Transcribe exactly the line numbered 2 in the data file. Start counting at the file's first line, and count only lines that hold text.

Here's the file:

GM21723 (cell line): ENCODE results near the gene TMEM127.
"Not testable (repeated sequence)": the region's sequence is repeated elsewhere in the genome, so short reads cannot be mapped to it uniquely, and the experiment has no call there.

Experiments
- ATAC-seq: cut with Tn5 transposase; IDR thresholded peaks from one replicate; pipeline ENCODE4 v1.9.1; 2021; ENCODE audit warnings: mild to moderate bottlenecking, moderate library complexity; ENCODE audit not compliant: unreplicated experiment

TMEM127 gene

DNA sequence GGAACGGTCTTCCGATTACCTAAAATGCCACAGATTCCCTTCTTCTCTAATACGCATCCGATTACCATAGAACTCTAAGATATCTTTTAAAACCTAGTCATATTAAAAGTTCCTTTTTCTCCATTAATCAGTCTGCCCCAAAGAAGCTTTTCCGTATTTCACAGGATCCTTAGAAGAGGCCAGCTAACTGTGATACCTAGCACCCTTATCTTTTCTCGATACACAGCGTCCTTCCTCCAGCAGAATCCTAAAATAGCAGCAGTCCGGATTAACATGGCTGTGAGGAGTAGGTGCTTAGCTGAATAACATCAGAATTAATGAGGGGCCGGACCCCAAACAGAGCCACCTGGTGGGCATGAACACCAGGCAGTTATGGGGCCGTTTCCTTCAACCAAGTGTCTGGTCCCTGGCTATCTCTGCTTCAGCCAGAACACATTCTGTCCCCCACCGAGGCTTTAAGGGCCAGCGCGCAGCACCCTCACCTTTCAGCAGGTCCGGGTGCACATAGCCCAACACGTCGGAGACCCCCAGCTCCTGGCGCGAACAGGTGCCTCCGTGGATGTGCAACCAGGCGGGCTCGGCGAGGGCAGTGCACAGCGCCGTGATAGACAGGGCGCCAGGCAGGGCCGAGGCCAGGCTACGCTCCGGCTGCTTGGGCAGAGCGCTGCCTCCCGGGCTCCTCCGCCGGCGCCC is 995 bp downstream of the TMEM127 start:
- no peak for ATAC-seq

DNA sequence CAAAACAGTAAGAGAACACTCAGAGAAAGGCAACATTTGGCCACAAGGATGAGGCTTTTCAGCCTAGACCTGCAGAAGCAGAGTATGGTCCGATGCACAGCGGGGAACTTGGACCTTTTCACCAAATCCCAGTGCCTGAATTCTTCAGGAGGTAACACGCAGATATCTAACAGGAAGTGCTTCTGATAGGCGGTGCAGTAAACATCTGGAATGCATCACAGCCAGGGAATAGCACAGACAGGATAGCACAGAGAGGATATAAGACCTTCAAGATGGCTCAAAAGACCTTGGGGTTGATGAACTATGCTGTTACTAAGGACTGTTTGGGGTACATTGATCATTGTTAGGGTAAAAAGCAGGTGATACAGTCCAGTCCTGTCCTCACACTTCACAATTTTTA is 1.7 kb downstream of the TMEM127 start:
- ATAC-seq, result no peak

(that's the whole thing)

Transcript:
"Not testable (repeated sequence)": the region's sequence is repeated elsewhere in the genome, so short reads cannot be mapped to it uniquely, and the experiment has no call there.